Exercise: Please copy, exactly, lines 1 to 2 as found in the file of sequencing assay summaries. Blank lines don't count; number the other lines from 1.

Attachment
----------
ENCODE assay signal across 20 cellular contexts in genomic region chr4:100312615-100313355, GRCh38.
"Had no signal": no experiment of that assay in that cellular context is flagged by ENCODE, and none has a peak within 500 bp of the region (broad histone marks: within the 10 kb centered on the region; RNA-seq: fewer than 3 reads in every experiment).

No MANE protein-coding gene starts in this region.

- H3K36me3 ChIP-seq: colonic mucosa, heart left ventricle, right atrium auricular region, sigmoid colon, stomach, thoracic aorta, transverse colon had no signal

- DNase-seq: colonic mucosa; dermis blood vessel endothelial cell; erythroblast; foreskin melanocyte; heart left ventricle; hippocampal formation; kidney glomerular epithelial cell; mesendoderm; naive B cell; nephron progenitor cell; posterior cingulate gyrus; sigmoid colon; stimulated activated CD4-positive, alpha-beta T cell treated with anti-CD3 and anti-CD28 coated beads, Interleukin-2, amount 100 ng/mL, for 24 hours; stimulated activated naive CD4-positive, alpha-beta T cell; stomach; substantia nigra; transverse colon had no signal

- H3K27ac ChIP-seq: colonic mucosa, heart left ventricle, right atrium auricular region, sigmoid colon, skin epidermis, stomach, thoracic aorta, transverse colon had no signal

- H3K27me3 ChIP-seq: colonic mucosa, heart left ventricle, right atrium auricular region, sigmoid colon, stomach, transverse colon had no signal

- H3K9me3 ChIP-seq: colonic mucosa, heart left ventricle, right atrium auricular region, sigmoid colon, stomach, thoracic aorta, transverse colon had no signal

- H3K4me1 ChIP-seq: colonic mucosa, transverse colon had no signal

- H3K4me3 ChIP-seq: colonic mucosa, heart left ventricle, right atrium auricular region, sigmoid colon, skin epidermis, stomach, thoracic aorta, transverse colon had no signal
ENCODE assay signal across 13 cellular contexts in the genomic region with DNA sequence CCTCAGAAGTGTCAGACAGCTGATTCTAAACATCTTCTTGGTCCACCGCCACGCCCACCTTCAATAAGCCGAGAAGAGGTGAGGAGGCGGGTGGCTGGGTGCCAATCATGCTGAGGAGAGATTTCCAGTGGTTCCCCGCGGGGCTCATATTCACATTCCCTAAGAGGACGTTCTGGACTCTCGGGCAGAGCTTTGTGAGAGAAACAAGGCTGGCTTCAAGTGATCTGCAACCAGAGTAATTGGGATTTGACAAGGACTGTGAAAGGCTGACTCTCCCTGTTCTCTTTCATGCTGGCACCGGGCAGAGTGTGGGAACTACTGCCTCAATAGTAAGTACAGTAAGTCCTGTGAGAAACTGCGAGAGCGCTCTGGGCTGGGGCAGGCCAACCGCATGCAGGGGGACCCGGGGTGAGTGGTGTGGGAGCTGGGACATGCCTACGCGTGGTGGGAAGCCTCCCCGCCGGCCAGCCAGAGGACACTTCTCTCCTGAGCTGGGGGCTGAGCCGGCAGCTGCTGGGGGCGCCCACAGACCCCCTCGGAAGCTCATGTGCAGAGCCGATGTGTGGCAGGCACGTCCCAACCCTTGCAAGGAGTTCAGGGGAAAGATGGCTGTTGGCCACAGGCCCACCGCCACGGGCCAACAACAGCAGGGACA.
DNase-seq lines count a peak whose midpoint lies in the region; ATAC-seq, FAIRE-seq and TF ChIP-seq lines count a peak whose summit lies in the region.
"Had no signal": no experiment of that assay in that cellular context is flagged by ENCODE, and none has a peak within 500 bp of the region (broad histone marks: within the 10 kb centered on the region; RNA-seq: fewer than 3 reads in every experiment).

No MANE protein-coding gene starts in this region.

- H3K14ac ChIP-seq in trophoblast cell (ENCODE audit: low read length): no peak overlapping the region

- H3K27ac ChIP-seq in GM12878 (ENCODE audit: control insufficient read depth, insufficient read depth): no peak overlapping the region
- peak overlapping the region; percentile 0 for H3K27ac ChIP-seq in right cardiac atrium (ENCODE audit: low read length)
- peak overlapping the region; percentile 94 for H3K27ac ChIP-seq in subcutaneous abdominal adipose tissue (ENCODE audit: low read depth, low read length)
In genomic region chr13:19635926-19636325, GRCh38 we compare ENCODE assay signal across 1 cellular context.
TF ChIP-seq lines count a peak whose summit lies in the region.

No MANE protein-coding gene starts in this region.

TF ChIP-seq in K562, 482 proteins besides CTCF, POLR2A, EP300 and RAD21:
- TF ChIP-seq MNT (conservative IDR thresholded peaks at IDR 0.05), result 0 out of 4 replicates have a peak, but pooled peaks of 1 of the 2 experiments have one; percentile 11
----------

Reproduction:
ENCODE assay signal across 20 cellular contexts in genomic region chr4:100312615-100313355, GRCh38.
"Had no signal": no experiment of that assay in that cellular context is flagged by ENCODE, and none has a peak within 500 bp of the region (broad histone marks: within the 10 kb centered on the region; RNA-seq: fewer than 3 reads in every experiment).